In Paul’s eyes, he was standing before a condemned man. Paul felt that way because Peter knew the truth of the Gospel but compromised for the sake of this group from James who convinced Peter not to eat with the Gentiles any longer. Peter’s actions were causing division in the church because everyone looked up to Peter. Peter was God’s chosen leader. If he decided not to eat with the Gentiles, it only confirmed their worst beliefs – that Gentiles were not “as worthy” as the Jews. “Separate but equal.” It reminds of that line from George Orwell’s Animal Farm, “All animals are equal. Some animals are more equal than others.” Paul scolds Peter, not only for creating division in the church, but for turning his back on the truth. It seems Peter succumbed to the peer pressure of this delegation from James, these Jewish nationals, who were influencing Peter and convincing him that his association with the Gentiles was wrong. Paul was right, but I don’t even Peter’s situation. Peter was fighting against centuries of tradition, and even though Jesus had overturned those traditions, human beings have a hard time letting go of what they are used to no matter how miniscule or unimportant it might seem to an outsider. We become threatened by change, especially when that change means needing to redefine what makes us “us.” We become threatened by change, especially when that change means needing to redefine what makes us “us.”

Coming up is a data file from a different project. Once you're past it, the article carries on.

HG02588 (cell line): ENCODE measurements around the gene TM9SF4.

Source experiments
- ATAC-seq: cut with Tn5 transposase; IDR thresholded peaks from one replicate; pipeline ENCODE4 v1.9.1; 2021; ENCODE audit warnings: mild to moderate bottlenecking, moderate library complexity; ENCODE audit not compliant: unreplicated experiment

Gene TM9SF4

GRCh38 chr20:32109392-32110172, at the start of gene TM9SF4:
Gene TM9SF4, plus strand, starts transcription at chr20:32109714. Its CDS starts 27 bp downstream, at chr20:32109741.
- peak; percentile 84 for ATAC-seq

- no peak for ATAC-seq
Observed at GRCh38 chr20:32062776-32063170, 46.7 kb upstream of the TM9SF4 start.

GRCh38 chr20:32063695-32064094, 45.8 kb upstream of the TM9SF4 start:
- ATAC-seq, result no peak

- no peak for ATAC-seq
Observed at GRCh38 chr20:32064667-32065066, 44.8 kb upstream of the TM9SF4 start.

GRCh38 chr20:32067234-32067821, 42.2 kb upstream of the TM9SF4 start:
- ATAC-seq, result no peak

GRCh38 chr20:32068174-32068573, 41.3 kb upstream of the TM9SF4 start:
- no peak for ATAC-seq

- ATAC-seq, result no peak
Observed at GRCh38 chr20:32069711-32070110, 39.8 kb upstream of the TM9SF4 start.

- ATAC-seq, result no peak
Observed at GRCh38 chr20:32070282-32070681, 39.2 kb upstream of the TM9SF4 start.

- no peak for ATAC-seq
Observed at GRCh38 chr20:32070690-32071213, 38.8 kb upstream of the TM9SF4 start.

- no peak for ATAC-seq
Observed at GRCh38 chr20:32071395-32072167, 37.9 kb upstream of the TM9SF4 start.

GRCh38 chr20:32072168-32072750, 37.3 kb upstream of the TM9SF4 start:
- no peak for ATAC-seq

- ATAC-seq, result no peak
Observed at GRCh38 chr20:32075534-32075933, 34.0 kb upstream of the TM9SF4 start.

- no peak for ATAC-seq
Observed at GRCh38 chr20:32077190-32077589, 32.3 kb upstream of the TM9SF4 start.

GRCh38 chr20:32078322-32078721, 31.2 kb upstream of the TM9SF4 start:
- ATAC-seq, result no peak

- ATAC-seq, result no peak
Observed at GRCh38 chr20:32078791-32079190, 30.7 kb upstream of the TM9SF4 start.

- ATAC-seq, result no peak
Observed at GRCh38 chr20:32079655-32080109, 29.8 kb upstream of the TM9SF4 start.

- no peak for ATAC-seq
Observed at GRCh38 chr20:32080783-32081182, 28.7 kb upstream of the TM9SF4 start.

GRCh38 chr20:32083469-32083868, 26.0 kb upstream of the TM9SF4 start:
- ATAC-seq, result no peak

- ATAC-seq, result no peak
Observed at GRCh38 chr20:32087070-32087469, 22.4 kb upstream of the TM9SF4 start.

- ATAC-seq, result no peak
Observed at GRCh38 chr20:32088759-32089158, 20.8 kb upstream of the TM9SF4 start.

Our historically Japanese churches stand on that precipice.
Japanese churches were formed more than 100 years ago for the purpose of evangelizing Japanese immigrants coming to the shores of America, but they became much more than that. They turned into cultural centers for the Japanese people, often used as much as a neighborhood gathering place as it was for learning about Christ. These new immigrants felt out of place and alone in a country that didn’t speak their language, didn’t eat their food, and didn’t understand their customs. But in these churches they found that place. Often, these congregations offered classes on how to learn English, how to understand American customs, and sometimes even offered a place to live until they could earn enough money to find places of their own. The world outside the church walls was hostile to them, often insulting them, calling them names, and threatening to deport them. They passed laws specifically to prevent Japanese immigrants from owning land. And then the biggest insult of all, they locked them away into internment camps when America entered the war. Churches often became storehouses for people’s belongings since every Japanese-American was only allowed one suitcase to bring into camp with them. When they returned, often the churches were used like local hostels until the people could find housing again if they weren’t lucky enough to hold onto their homes. The church was not only safe refuge but the only place they did not have to fear being attacked or bullied or cheated. Church was a sanctuary. Church was a sanctuary.
But as the Japanese-American population has dwindled, so has church attendance in these places.